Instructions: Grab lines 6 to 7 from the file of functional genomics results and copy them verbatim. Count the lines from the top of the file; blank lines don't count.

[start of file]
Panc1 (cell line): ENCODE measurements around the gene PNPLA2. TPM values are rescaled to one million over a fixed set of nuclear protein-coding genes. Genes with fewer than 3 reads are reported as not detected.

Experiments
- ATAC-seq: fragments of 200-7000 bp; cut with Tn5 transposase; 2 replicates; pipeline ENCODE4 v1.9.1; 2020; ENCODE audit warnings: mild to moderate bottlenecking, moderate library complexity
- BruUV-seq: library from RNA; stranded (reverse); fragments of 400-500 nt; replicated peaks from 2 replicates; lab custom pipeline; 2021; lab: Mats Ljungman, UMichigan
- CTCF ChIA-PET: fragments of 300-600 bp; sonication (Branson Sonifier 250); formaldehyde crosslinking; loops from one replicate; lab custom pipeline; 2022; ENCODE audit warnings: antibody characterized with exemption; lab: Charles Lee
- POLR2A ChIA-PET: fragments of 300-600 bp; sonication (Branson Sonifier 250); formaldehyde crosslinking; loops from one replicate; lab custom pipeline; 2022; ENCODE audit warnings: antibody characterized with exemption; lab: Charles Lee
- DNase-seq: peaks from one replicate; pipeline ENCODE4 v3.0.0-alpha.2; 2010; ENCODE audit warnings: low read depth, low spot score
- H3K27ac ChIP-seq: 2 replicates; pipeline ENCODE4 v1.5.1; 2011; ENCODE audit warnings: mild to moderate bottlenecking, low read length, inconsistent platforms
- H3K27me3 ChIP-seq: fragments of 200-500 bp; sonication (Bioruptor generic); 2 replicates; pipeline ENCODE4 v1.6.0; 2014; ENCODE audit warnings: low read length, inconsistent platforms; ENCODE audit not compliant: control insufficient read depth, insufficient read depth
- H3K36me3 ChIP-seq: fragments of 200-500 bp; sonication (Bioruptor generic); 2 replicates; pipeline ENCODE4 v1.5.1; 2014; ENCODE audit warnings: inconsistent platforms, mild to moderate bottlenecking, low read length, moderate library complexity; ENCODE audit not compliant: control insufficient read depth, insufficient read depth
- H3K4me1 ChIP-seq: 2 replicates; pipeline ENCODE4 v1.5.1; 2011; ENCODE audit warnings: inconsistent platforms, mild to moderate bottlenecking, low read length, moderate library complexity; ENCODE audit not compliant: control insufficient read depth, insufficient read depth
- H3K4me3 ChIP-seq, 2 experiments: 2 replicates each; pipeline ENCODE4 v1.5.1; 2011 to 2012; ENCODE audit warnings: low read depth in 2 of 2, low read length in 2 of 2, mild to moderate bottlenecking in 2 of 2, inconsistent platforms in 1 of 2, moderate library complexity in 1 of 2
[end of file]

- POLR2A ChIA-PET: fragments of 300-600 bp; sonication (Branson Sonifier 250); formaldehyde crosslinking; loops from one replicate; lab custom pipeline; 2022; ENCODE audit warnings: antibody characterized with exemption; lab: Charles Lee
- DNase-seq: peaks from one replicate; pipeline ENCODE4 v3.0.0-alpha.2; 2010; ENCODE audit warnings: low read depth, low spot score